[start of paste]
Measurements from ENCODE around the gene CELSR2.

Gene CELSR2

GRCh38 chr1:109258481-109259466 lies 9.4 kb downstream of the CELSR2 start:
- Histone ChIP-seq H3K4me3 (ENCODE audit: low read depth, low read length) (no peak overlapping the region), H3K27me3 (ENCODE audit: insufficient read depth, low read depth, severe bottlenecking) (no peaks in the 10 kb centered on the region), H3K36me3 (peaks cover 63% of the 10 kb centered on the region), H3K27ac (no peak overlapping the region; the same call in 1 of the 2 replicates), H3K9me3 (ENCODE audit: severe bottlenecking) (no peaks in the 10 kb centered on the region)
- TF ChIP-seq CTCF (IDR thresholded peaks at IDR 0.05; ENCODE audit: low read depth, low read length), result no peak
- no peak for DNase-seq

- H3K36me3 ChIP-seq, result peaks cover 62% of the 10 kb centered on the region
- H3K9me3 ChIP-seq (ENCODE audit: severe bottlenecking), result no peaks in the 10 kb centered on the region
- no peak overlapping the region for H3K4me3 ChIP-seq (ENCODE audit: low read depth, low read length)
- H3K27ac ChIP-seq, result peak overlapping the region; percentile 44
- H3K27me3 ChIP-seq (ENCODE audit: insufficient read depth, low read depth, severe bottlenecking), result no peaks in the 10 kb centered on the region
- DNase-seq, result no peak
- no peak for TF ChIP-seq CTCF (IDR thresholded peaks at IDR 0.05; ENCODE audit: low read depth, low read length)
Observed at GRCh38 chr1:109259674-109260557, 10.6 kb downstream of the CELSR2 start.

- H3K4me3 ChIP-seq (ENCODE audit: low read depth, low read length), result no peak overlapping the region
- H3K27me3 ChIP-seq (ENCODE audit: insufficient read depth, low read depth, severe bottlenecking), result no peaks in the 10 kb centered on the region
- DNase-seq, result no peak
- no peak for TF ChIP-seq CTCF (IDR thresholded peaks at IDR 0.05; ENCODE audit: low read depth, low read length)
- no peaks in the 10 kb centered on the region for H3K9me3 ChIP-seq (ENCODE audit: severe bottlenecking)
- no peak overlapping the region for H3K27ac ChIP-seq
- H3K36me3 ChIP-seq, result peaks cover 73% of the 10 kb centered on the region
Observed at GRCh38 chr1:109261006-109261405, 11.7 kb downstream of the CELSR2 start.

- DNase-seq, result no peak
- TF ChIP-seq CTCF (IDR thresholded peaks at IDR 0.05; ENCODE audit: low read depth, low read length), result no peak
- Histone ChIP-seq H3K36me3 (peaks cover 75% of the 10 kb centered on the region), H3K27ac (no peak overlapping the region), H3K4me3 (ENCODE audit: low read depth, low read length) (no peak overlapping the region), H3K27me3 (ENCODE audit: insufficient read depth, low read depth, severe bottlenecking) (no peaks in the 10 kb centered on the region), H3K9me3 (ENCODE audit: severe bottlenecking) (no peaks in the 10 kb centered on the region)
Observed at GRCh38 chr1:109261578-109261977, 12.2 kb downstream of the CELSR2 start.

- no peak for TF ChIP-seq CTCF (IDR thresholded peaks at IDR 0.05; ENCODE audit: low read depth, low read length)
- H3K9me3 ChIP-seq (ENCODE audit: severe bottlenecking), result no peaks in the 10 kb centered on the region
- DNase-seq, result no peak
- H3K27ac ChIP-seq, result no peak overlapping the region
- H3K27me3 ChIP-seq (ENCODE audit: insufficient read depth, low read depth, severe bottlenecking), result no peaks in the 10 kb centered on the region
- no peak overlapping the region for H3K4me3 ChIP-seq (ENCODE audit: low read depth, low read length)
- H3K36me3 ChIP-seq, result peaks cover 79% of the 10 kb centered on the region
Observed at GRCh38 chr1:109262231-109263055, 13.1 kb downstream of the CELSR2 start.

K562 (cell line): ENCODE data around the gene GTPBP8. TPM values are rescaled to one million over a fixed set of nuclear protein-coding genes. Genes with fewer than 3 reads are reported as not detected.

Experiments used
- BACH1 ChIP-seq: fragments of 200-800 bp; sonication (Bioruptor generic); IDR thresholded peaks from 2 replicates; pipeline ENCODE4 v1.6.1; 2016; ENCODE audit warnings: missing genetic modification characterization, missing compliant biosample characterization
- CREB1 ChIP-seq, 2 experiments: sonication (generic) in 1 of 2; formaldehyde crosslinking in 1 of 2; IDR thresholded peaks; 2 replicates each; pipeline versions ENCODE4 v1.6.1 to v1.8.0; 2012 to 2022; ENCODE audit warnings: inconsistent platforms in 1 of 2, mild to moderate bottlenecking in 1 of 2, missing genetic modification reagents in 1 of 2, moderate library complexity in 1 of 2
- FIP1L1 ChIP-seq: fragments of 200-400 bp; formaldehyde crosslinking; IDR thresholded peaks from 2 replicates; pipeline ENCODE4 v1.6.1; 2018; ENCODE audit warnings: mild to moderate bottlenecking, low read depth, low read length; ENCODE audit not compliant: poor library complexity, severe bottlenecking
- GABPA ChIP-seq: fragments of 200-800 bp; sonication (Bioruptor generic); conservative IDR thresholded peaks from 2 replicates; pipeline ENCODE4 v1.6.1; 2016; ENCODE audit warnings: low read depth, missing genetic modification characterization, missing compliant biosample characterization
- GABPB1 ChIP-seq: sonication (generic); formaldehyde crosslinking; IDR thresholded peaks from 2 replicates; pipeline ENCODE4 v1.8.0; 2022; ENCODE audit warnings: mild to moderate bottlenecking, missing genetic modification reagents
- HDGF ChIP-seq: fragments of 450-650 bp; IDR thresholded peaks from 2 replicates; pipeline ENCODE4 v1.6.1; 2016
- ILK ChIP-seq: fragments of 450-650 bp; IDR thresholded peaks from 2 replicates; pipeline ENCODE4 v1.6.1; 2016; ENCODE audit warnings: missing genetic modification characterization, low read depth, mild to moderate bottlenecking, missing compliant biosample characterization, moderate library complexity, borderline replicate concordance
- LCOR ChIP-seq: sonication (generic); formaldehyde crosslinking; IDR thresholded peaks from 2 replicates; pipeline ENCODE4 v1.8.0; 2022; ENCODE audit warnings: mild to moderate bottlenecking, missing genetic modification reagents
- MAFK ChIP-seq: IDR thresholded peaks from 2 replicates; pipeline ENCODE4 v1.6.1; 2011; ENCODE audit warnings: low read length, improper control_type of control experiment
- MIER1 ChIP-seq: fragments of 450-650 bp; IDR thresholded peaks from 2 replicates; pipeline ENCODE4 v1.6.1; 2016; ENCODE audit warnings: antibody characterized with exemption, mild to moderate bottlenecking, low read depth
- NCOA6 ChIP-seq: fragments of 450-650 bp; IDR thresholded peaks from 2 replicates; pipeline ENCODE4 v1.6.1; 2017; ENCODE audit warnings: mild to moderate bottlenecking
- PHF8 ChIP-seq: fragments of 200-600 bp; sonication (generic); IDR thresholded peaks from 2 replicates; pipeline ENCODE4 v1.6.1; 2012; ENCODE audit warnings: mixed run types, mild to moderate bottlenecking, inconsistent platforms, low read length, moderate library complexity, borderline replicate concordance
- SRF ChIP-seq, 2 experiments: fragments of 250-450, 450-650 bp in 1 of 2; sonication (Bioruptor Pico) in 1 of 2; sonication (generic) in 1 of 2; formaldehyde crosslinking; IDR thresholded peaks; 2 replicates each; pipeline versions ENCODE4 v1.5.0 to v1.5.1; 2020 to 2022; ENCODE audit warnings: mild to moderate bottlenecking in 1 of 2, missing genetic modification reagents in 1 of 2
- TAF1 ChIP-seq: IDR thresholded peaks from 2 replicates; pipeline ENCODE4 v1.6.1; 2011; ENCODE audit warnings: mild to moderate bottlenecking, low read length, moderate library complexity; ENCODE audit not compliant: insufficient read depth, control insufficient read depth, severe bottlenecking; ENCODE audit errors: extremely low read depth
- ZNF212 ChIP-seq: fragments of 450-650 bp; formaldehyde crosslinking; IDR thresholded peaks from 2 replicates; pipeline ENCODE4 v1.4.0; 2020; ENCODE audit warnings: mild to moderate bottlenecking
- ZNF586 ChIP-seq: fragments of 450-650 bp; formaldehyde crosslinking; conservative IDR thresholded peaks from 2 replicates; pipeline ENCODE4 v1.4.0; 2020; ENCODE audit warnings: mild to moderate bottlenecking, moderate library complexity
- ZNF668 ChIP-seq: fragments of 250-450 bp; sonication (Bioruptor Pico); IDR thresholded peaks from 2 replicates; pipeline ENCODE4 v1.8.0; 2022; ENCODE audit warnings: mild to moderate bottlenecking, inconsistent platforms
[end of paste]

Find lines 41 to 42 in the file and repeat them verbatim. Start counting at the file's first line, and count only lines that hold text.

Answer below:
- GABPB1 ChIP-seq: sonication (generic); formaldehyde crosslinking; IDR thresholded peaks from 2 replicates; pipeline ENCODE4 v1.8.0; 2022; ENCODE audit warnings: mild to moderate bottlenecking, missing genetic modification reagents
- HDGF ChIP-seq: fragments of 450-650 bp; IDR thresholded peaks from 2 replicates; pipeline ENCODE4 v1.6.1; 2016